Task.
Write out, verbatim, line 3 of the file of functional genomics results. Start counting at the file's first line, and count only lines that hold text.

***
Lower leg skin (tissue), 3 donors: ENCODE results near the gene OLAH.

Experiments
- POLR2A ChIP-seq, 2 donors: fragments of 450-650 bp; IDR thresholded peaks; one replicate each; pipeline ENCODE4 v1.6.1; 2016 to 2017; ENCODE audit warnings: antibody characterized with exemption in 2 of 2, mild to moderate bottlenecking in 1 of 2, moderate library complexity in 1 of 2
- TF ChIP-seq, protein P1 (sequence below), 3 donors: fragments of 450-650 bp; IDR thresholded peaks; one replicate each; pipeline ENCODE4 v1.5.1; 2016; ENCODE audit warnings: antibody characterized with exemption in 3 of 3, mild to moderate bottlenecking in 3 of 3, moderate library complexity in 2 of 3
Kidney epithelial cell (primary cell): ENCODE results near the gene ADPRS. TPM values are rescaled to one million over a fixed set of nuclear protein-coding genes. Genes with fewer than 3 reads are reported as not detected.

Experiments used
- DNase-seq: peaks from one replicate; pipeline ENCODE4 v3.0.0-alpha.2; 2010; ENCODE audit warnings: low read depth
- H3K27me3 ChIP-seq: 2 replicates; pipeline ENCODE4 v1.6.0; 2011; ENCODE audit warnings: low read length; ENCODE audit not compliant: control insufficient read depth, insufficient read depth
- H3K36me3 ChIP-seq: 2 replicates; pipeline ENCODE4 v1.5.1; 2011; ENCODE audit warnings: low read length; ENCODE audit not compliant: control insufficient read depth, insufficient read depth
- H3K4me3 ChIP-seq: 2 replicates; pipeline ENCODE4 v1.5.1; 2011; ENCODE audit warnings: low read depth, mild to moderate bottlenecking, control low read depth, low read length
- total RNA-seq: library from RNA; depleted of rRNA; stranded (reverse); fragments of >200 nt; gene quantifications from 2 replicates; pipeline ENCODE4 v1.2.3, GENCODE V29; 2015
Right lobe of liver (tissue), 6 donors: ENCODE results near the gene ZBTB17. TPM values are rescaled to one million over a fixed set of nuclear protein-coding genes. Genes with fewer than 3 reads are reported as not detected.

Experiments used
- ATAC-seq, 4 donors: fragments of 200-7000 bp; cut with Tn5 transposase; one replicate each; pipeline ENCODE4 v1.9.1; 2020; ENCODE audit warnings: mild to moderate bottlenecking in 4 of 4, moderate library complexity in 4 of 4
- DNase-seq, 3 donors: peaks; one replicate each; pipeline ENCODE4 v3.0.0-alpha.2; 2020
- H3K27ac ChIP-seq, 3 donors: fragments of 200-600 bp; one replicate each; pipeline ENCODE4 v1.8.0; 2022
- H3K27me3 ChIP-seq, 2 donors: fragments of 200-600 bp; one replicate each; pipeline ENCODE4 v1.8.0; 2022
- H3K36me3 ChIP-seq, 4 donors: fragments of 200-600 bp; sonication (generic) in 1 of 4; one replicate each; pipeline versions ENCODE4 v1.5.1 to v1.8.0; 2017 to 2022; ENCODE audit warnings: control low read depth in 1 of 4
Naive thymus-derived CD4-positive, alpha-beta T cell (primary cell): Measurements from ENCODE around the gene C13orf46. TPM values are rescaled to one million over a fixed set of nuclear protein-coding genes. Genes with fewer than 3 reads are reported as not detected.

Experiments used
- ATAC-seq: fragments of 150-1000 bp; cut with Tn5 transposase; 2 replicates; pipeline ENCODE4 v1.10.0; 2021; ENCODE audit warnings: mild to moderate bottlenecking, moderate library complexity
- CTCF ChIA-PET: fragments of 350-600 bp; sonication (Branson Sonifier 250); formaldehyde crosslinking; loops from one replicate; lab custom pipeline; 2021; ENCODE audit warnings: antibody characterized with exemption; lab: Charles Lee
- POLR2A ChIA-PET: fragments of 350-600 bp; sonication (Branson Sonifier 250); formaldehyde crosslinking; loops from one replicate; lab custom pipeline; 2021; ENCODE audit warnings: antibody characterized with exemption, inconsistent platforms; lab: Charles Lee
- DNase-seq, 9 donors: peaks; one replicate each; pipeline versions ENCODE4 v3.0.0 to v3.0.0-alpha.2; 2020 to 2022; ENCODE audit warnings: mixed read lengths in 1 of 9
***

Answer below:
- POLR2A ChIP-seq, 2 donors: fragments of 450-650 bp; IDR thresholded peaks; one replicate each; pipeline ENCODE4 v1.6.1; 2016 to 2017; ENCODE audit warnings: antibody characterized with exemption in 2 of 2, mild to moderate bottlenecking in 1 of 2, moderate library complexity in 1 of 2